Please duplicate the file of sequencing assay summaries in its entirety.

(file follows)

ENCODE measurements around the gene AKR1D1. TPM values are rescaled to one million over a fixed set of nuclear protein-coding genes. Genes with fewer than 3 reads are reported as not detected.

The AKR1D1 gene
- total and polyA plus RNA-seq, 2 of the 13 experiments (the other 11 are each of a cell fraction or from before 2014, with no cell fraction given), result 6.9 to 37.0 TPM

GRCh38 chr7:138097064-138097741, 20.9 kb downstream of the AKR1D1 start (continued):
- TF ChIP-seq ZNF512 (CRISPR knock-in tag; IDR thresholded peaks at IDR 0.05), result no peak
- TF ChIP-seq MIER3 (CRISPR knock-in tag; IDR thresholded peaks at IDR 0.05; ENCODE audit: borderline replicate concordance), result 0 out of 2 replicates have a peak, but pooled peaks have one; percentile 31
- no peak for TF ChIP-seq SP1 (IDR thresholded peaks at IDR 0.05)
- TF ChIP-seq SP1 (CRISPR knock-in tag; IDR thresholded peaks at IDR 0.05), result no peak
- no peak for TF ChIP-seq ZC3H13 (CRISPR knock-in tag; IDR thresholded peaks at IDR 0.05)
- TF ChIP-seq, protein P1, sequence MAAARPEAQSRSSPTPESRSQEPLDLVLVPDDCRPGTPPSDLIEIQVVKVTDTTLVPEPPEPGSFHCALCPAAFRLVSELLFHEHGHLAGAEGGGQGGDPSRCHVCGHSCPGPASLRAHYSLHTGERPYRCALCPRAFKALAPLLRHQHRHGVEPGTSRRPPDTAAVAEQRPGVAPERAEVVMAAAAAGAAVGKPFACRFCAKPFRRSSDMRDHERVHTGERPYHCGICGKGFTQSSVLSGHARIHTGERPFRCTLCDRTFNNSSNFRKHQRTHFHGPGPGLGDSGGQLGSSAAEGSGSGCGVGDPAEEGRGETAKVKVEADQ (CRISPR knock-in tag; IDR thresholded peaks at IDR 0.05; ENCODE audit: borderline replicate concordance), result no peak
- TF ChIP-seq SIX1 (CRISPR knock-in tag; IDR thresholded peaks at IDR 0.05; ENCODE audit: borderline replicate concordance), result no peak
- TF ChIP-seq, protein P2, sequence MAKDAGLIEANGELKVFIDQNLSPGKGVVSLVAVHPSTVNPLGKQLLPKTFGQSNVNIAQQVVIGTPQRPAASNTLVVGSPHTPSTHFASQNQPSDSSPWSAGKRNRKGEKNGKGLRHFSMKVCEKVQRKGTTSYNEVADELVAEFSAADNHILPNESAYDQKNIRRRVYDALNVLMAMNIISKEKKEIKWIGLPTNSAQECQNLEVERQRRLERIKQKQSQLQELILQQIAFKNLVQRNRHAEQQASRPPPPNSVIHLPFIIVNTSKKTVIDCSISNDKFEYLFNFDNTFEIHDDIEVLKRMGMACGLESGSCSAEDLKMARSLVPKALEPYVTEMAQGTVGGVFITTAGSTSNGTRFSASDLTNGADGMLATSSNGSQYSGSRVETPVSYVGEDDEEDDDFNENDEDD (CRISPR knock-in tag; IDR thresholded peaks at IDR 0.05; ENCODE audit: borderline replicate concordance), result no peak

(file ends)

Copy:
ENCODE measurements around the gene AKR1D1. TPM values are rescaled to one million over a fixed set of nuclear protein-coding genes. Genes with fewer than 3 reads are reported as not detected.

The AKR1D1 gene
- total and polyA plus RNA-seq, 2 of the 13 experiments (the other 11 are each of a cell fraction or from before 2014, with no cell fraction given), result 6.9 to 37.0 TPM

GRCh38 chr7:138097064-138097741, 20.9 kb downstream of the AKR1D1 start (continued):
- TF ChIP-seq ZNF512 (CRISPR knock-in tag; IDR thresholded peaks at IDR 0.05), result no peak
- TF ChIP-seq MIER3 (CRISPR knock-in tag; IDR thresholded peaks at IDR 0.05; ENCODE audit: borderline replicate concordance), result 0 out of 2 replicates have a peak, but pooled peaks have one; percentile 31
- no peak for TF ChIP-seq SP1 (IDR thresholded peaks at IDR 0.05)
- TF ChIP-seq SP1 (CRISPR knock-in tag; IDR thresholded peaks at IDR 0.05), result no peak
- no peak for TF ChIP-seq ZC3H13 (CRISPR knock-in tag; IDR thresholded peaks at IDR 0.05)
- TF ChIP-seq, protein P1, sequence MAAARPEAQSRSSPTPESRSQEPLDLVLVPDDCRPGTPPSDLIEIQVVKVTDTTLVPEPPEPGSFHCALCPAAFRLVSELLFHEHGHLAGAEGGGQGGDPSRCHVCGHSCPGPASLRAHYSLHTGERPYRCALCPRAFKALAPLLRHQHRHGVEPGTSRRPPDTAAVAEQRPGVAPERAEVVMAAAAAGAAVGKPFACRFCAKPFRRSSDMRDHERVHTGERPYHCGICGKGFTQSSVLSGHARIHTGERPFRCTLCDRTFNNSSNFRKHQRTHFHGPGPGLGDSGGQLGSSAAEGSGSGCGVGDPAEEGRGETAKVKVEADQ (CRISPR knock-in tag; IDR thresholded peaks at IDR 0.05; ENCODE audit: borderline replicate concordance), result no peak
- TF ChIP-seq SIX1 (CRISPR knock-in tag; IDR thresholded peaks at IDR 0.05; ENCODE audit: borderline replicate concordance), result no peak
- TF ChIP-seq, protein P2, sequence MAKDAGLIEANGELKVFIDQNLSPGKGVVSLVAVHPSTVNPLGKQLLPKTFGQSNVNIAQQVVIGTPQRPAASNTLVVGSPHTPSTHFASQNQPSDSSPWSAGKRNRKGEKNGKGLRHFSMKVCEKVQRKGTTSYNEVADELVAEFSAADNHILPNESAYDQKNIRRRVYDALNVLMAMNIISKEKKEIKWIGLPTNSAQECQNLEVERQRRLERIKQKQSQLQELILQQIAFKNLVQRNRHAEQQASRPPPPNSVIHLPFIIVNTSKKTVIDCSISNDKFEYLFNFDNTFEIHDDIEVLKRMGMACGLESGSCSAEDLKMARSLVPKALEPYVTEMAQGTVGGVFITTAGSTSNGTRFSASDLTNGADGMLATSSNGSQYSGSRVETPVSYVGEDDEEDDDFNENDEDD (CRISPR knock-in tag; IDR thresholded peaks at IDR 0.05; ENCODE audit: borderline replicate concordance), result no peak